Think of it this way... The number of battery cells it would take to build 100,000 battery packs with a 75 kWh capacity would be enough for 125,000 battery packs at a 60 kWh capacity. So, if there were 100,000 cars sold at $42,000 each, that would be $4,200,000,000 in revenue... And if there were 125,000 cars sold at $35,000 each, that would be $4,375,000,000 earned. I think that the priority at Tesla is to get as many long range fully electric cars on the road as possible as quickly as possible.

ReD eXiLe ms us | 03. Juli 2017

PS: What I not-so-secretly hope is that the Model ☰ 75 is the initial base version of the car at $35,000... And that once the Federal EV Tax Credit begins to phase out...? Tesla releases the Model ☰ 60 at $27,500. But then, I'm just some guy on the internet, I have no inside information whatsoever, and you may consider me your Friendly Neighborhood Over-the-Top Optimistic Tesla Certified Apologist Fanboy and stuff. So you would probably be well advised to thoroughly ignore anything I have to say on the subject.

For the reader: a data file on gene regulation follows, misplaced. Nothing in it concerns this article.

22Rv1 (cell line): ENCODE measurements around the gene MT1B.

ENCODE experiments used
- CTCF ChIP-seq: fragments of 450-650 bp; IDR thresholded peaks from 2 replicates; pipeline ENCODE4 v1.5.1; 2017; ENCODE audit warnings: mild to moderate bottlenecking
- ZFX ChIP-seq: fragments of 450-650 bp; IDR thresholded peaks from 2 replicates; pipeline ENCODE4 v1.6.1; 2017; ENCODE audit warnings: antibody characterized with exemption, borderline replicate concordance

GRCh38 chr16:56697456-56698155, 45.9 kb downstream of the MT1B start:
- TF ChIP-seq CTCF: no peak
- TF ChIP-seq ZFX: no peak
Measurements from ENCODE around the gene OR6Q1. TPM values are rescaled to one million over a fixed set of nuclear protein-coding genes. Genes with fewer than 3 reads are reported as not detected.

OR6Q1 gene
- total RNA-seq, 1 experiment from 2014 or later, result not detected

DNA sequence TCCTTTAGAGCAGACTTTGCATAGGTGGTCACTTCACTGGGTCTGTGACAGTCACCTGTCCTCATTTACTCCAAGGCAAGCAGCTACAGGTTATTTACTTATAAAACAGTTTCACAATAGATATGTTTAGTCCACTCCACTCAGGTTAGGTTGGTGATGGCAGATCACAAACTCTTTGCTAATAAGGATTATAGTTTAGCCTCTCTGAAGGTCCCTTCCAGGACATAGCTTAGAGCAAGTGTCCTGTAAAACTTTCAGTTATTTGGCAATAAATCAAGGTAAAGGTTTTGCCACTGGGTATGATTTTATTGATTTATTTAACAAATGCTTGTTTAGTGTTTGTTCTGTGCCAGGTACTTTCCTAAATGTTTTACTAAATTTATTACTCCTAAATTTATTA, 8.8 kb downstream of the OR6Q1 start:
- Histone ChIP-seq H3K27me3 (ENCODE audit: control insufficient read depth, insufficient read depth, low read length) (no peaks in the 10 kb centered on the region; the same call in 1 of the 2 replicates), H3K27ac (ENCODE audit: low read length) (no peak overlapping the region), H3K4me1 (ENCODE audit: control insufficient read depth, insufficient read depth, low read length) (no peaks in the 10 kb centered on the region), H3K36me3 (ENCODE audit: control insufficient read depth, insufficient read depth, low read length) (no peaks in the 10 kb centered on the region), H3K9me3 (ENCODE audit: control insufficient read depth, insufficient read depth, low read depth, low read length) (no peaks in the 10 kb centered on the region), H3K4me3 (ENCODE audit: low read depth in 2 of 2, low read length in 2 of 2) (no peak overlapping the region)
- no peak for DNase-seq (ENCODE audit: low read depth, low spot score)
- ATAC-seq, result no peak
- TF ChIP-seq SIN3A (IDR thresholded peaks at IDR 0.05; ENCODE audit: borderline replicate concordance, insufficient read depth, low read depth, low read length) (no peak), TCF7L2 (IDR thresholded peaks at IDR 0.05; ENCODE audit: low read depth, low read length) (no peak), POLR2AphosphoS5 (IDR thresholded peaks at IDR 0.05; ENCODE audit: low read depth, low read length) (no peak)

georgehawley.fl.us | 03. Juli 2017

The only way putting in a software limited pack with a full capacity of 75 kWh would be if the car has positive gross margin at $35 K. Then the upcharge for upgrading later to 75 is gravy.

ReD eXiLe ms us | 03. Juli 2017